6. Adjaye, J.D., Bakhshi, N.N. (1995). Production of Hydrocarbons by Catalytic Upgrading Of a Fast Pyrolysis Bio-Oil. Part I: Conversion over Various Catalysts. Fuel Process. Technol., 45:161-183.
  7. Zhang, Q., Chang, J., Wang, T.J., Xu, Y. (2007). Review of Biomass Pyrolysis Oil Properties and Upgrading Research. Energy Convers. Manage., 48: 87-92.
  8. Williams, P.T., Nugranad, N. (2000). Comparison of Products from the Pyrolysis and Catalytic Pyrolysis of Rice Husks. Energy, 25: 493–513.
  9. Taufiqurrahmi, N., Mohamed, A.R., Bhatia, S. (2007). Production of Biofuel from Waste Cooking Palm Oil using Nanocrystalline Zeolite as Catalyst: Process Optimization Studies. Bioresource Technology, 102: 10686–10694.
  10. Botas, J.A., Serrano, D.P., Garcíac, A., Vicentea, J.D., Ramosa, R. (2012). Catalytic Conversion of Rapeseed Oil into Raw Chemicals and Fuels Over Ni- and Mo-modified nanocrystalline ZSM-5 zeolite, Catalysis Today. 195: 59-79
  11. Rahimi and R. Karimzadeh (2011). Catalytic Cracking of Hydrocarbons over Modified ZSM-5 Zeolites to Produce Light Olefins: A Review Applied Catalysis A: General, 398: 1-17.
  12. Roesyadi, A., Hariprajitno, D., Nurjannah, N., Savitri, S.D. (2013). HZSM-5 Catalyst for Cracking Palm Oil to Gasoline: A Comparative Study with and without Impregnation. Bulletin of Chemical Reaction Engineering & Catalysis, 7 (3): 185-190.
  13. Tsai, W.T., Chen, H.P., Hsieh, M.F., Sun, H.F., Chain, S.F. (2002). Regeneration of Spent Bleaching Earth by Pyrolysis in A Rotary Furnace. J. Anal. Appl. Pyrol., 63: 157–170.
  14. Mana, M., Ouali, M.S., De Menorval. L.C. (2007). Removal of Basic Dyes from Aqueous Solutions with a Treated Spent Bleaching Earth. J. Colloid Interface Sci., 307: 9-16.
  15. Zakaria, Z.Y., Linnekoski, J.,S. Amin, N.A. (2012). Catalyst Screening for Conversion of Glycerol to Light Olefins. Chemical Engineering Journal, 207-208: 803-813.
  16. Zhao, X., Wei, L., Julson, J., Qiao, Q., Dubey, A., Anderson, G. (2015). Catalytic Cracking of Non-Edible Sunflower Oil over ZSM-5 for Hydrocarbon Bio-Jet Fuel. New Biotechnology, 32: 2.
  17. Jiang Y.J., Juan J.C., Meng X.J., Cao W.L., Yarmo M.A., Zhang J.C. (2007). Preparation and Catalytic Application of Novel Water Tolerant Solid Acid Catalysts of Zirconium Sulfate/HZSM-5. Chemical Research in Chinese Universities. 23: 349–354.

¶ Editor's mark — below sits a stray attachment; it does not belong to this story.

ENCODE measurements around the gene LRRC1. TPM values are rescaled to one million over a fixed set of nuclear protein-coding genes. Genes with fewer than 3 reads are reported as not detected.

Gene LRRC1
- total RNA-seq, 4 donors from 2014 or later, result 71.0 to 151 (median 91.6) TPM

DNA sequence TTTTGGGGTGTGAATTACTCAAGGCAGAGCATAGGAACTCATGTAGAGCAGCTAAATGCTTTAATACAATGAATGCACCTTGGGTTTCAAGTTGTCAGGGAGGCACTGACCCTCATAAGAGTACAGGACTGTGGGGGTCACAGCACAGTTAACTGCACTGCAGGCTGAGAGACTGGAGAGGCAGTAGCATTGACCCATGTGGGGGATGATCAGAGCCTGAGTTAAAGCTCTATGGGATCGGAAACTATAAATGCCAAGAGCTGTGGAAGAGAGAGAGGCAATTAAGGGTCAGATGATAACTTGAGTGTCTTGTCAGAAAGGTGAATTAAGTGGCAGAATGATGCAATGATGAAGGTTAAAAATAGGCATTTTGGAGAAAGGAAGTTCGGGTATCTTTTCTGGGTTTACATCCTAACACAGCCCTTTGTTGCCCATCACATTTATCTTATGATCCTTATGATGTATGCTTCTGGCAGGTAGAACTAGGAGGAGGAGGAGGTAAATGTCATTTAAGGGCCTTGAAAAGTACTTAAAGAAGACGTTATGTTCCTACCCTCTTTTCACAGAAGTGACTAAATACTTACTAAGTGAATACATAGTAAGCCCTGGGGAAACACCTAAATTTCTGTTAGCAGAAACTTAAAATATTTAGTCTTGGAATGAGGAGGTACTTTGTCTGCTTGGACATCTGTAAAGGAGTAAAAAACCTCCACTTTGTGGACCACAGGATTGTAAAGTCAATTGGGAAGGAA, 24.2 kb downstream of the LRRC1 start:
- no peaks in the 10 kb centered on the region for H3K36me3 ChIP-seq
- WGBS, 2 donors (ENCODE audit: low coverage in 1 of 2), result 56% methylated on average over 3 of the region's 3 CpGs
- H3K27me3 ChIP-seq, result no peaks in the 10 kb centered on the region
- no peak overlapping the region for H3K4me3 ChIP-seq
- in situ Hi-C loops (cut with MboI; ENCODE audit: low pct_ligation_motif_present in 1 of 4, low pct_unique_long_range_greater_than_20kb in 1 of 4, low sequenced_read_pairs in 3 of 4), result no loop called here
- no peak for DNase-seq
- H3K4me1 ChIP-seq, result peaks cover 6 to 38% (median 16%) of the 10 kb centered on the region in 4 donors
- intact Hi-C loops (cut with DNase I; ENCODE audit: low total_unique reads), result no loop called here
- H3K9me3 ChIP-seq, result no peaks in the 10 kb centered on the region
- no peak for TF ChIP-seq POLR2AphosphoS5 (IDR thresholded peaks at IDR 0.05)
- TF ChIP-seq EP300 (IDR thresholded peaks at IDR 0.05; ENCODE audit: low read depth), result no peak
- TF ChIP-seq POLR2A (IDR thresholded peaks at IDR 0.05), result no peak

18. Maia A.J., Louis B., Lam Y.L., Pereira M.M. (2010). Ni-ZSM-5 catalysts: Detailed Characterization of Metal Sites for Proper Catalyst Design. Journal of Catalysis, 269(1): 103-109.
  19. Suprun, W., Lutecki, M., Haber, T., Papp, H. (2009). Acidic Catalysts for the Dehydration of Glycerol: Activity and Deactivation. J. Mol. Catal., A: Chem. 309: 71–78.
  20. Rodríguez-González, L., Hermes, F. Bertmer, M., Rodríguez-Castellón, E., Jiménez-López, A. Simon, U. (2007).The Acid Properties of H-ZSM-5 as Studied by NH3-TPD and 27Al-MAS-NMR Spectroscopy. Appl. Catal. A: Gen., 328: 174–182.
  21. Franke, M.E., Simon, U. (2004). Solvate-supported proton transport in zeolites. ChemPhysChem, 5: 465–472.
  22. Murata, K., Takahara, I. Inaba, M. (2008). Propane Formation by Aqueous-Phase Reforming of Glycerol over Pt/H-ZSM5 Catalysts. React. Kinet. Catal. Lett., 93: 59-66.
  23. Damjanovic´, L., Auroux, A. (2010). Determination of Acid/Base Properties by Temperature Programmed Desorption (TPD) and Adsorption Calorimetry Zeolite Characterization and Catalysis, in: A.W. Chester, E.G. Derouane (Eds.), Springer, Netherlands, pp. 107–167.
  24. Ong, Y.K., Bhatia S. (2010). The Current Status and Perspectives of Biofuel Production via Catalytic Cracking of Edible and Non-Edible Oils, Energy. 35: 111–119.
  25. Namchot, W., Jitkarnka S. (2015). Upgrading Of Waste Tyre-Derived Oil from Waste Tyre Pyrolysis Over Ni Catalyst Supported On HZSM-5 Zeolite. Chemical Engineering Transactions, 45: 775-780.
  26. Huang, Y.P., Chang, J.I. (2010). Biodiesel Production from Residual Oils Recovered from Spent Bleaching Earth. Renewable Energy. 35: 269–274
  27. Pizarrro, A.V.L., Park, E.Y. (2003). Lipase-Catalyzed Production of Biodiesel Fuel From Vegetable Oil Contained in Waste Activated Bleaching Earth. Process Biochem. 38: 1077–82.
  28. Katikaneni S.P.R., Adjaye J.D., Bakhshi N.N. (1995). Catalytic Conversion of Canola Oil to Fuels and Chemicals over Various Cracking Catalysts. Can. J. Chem. Eng., 73: 484-497.